Sri Lanka’s Bloody Easter

Indi Samarajiva
Apr 22 · 3 min read

I feel so sad. So physically drained. I hug my toddlers who don’t understand and thankfully can’t understand and think about all the people who won’t be hugging their loved ones again.

My heart breaks.

To attack churches and hotel brunches — on Easter Sunday. Just… families. My wife and daughter were at church. I frantically called and told them to come home, now. That church wasn’t targeted but as they left the police were outside and services were cancelled for the day.

Easter was cancelled.

I’m Buddhist but our family often goes to church. My children play in the aisles, poke people through holes in the pews. My 95 year old grandmother goes to church. This hits every Sri Lankan in some direct, immediate way.

I’ve been to all of those hotel buffets that were blown out with C4. The Shangri-La, the Cinnamon Grand, The Kingsbury. They’re treats you go to with your family. We could have been there. You could have been there. It could have been like that.

It staggers me to think that people could have held meetings and planned such a thing.

Such organization of chaos. Such calculation of pain. I don’t know why human minds are put to such tasks. I don’t know what we did or what we do. The Eiffel Tower goes out, football games stop, message of condolences pour in from around the world. We close our doors, hold our families, call every single person in a phone tree. There’s the noise of helicopters and ambulances until a curfew hits, then nothing. The last lonely koha bird calls in the morning, yet to find a mate so late after the New Year.

There is a unity in grief. In this silence. As people line up to donate blood, as we check on each other, as we open our homes and hearts. But there is anger as well. And I fear where that goes. In India the BJP has somehow already fit this into their election campaign, which is repulsive. Locally people have started to blame Muslims, to say I told you so.

So let me tell you now. No group did this. Sri Lanka is a mixed country, some parts more than others, but intrinsically mixed. My children are half Sinhala and half Tamil/Malayalee, half Buddhist and half Christian, and ultimately whatever they want to be. I haven’t married a Muslim or a Burgher or an atheist and this is as half as I can go, but I could have, and my friends and family have. I know that the bonds of love and kinship are not defined by these categories. But the lines of hatred and fear too often are.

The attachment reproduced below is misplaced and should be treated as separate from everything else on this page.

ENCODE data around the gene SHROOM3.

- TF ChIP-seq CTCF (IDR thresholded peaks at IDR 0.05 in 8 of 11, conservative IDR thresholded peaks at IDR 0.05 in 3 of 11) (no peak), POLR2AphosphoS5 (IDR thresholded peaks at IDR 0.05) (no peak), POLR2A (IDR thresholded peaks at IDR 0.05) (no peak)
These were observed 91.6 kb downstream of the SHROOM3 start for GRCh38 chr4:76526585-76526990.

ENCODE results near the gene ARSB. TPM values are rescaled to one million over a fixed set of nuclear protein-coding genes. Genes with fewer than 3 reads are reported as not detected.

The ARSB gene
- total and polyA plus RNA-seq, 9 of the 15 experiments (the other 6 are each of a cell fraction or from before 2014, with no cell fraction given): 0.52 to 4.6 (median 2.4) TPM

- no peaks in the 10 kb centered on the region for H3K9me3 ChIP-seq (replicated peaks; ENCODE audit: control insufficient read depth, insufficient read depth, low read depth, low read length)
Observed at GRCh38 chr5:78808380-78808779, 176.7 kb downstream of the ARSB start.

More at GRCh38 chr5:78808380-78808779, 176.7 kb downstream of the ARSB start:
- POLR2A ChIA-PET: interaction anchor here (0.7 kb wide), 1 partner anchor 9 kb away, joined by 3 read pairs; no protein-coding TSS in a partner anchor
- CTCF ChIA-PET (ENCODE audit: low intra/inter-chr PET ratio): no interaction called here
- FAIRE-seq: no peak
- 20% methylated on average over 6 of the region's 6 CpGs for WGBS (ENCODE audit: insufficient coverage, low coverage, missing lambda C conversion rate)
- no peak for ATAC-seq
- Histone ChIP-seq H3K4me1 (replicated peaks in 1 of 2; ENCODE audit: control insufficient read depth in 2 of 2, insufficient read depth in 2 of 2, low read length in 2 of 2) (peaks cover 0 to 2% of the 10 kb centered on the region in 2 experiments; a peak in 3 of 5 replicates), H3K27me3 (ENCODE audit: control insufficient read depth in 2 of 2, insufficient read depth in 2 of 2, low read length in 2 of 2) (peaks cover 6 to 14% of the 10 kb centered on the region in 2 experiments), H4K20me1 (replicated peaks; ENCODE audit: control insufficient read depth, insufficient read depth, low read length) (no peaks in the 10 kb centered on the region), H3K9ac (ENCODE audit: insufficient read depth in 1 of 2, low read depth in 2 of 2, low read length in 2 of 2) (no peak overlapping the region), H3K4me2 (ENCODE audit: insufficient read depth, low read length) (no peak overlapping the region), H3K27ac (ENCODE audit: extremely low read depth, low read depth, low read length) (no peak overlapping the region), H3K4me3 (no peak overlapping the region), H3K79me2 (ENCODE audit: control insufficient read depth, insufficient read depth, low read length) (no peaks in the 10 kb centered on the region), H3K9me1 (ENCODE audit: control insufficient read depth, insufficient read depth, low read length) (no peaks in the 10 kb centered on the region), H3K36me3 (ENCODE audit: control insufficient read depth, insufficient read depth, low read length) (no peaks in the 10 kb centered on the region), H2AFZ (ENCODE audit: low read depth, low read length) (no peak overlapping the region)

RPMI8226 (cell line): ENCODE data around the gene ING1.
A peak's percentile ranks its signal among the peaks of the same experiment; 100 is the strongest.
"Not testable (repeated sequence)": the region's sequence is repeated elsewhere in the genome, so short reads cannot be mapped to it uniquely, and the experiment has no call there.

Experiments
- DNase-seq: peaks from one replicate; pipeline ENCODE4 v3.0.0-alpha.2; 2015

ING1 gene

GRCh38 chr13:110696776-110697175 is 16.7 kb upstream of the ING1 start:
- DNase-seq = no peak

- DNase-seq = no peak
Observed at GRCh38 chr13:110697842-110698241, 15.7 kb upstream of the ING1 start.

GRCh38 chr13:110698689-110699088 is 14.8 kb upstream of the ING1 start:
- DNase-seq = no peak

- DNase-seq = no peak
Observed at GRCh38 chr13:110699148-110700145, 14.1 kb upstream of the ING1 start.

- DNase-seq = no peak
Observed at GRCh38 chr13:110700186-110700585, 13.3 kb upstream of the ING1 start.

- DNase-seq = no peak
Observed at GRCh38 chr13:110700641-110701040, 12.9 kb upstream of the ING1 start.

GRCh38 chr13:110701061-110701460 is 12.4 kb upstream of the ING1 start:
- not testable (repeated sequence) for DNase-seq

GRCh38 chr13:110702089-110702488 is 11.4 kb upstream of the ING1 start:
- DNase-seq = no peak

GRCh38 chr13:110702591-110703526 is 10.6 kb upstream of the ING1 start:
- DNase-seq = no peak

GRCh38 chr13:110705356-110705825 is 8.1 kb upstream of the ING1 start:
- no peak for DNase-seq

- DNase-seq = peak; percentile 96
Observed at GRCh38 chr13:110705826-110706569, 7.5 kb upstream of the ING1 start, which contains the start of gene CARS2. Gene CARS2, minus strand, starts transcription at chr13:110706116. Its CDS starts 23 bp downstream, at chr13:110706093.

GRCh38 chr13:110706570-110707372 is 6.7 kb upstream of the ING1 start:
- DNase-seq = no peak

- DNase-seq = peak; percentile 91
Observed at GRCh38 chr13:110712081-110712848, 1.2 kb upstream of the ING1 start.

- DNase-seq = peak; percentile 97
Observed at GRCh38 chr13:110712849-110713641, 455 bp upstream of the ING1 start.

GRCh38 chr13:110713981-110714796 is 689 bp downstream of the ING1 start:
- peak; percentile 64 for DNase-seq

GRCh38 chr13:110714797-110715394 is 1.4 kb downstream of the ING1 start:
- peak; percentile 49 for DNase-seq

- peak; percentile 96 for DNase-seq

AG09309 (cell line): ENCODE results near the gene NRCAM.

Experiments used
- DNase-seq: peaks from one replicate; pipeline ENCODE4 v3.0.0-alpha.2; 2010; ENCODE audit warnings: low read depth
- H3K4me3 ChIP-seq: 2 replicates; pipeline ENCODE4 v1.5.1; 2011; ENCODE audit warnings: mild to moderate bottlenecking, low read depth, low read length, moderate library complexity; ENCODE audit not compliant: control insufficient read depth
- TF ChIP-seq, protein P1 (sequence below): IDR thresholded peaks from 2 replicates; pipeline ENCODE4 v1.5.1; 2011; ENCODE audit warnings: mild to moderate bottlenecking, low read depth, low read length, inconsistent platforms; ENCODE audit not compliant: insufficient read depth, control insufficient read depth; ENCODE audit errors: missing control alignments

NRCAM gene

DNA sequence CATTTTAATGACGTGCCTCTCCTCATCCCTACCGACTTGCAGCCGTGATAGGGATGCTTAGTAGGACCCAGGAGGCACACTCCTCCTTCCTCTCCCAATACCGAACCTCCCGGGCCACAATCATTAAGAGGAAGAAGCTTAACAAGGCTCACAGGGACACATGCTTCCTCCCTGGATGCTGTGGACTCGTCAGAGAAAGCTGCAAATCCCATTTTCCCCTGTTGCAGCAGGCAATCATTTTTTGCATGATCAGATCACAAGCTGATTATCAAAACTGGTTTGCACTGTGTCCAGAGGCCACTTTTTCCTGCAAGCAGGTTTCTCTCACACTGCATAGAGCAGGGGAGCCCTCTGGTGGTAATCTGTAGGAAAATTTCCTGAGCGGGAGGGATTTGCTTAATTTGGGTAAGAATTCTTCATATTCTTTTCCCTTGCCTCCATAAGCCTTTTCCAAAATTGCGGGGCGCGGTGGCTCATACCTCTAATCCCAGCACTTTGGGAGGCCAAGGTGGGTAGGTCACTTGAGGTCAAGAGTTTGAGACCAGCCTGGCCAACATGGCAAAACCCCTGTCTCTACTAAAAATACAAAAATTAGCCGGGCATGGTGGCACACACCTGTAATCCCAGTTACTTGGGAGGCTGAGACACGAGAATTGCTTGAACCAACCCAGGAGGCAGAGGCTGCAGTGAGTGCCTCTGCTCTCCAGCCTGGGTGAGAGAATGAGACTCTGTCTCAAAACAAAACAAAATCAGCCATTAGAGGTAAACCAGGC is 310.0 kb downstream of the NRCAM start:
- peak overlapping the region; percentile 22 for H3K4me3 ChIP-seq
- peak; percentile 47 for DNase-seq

We too often take the word of murderers that they represent a group, over the words and actions of the far more numerous decent people getting on with their lives. I pray that this doesn’t happen here, and I can see Sri Lankans resisting it. I don’t know who did this, but I know that it wasn’t any group.

Every group disappears in an explosion. In that we are only human, and only flesh. And all so fragile. The destruction of the body leaves nothing, but blame must have a name. As we go from grief to anger to God knows where, we must resist that urge. We must stay human. We must stay together.

I mourn. I mourn for the lives lost, the families fractured. I mourn for our country, so recently out of war. I feel a weight in the night that’s only heavier in the morning. I hug my children closer and at the same time feel further away. I cannot be there with them, as they talk about Easter eggs, and I cannot begin to explain where I am. My heart is broken and my eyes are full of tears.

My son is coming back from his grandparents. My daughter is pulling my lip. I have to go. I’m so sorry, to everyone who lost. To all of us. Thank you to everyone for their condolences, please fuck off with the racist agendas. What’s been hit is our humanity. I guess that’s why it hurts all over the world. I pray that we remember that. That this Easter, something better rises from the dead.

Indi Samarajiva

Written by

Colombo liberal. Writer, father. Founder of YAMU and Kottu.